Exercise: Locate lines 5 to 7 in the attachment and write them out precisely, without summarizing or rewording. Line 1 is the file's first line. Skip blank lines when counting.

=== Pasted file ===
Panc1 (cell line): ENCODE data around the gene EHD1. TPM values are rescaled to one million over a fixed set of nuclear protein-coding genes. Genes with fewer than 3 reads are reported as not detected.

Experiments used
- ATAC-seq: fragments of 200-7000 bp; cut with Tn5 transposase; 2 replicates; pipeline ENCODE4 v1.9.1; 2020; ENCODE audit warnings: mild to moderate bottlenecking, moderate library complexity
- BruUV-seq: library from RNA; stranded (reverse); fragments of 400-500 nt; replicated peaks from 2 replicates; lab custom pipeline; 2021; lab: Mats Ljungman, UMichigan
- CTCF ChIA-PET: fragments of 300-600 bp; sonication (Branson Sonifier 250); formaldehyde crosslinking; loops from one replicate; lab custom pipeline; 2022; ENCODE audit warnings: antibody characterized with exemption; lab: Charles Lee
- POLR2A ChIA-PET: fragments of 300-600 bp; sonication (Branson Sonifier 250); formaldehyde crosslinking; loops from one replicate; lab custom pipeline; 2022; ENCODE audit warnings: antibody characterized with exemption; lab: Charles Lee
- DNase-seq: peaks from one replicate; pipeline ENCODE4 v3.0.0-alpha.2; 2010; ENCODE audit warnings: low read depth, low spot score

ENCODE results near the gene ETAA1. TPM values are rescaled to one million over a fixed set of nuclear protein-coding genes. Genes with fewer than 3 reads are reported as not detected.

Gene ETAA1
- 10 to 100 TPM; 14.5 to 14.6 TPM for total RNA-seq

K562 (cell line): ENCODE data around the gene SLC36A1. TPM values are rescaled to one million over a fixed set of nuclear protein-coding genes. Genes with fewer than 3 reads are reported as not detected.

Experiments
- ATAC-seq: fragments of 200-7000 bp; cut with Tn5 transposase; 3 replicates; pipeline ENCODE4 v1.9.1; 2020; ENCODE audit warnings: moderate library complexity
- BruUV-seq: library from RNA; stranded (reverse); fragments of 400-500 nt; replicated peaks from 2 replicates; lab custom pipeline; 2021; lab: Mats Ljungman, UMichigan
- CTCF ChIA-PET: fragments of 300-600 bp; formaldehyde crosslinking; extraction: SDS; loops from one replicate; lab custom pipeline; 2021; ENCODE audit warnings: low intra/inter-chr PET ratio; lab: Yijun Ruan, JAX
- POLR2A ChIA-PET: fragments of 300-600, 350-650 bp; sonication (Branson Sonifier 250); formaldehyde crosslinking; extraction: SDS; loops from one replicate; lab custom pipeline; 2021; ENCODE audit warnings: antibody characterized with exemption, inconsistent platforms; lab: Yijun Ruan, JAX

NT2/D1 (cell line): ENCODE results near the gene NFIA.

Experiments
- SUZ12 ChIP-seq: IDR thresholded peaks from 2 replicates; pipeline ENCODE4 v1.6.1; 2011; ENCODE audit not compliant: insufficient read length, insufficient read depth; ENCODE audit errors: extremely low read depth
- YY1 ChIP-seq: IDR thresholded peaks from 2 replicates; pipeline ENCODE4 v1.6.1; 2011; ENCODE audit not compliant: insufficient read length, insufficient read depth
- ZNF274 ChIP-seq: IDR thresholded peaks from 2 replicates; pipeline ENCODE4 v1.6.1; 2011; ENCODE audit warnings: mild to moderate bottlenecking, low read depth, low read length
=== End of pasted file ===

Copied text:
- CTCF ChIA-PET: fragments of 300-600 bp; sonication (Branson Sonifier 250); formaldehyde crosslinking; loops from one replicate; lab custom pipeline; 2022; ENCODE audit warnings: antibody characterized with exemption; lab: Charles Lee
- POLR2A ChIA-PET: fragments of 300-600 bp; sonication (Branson Sonifier 250); formaldehyde crosslinking; loops from one replicate; lab custom pipeline; 2022; ENCODE audit warnings: antibody characterized with exemption; lab: Charles Lee
- DNase-seq: peaks from one replicate; pipeline ENCODE4 v3.0.0-alpha.2; 2010; ENCODE audit warnings: low read depth, low spot score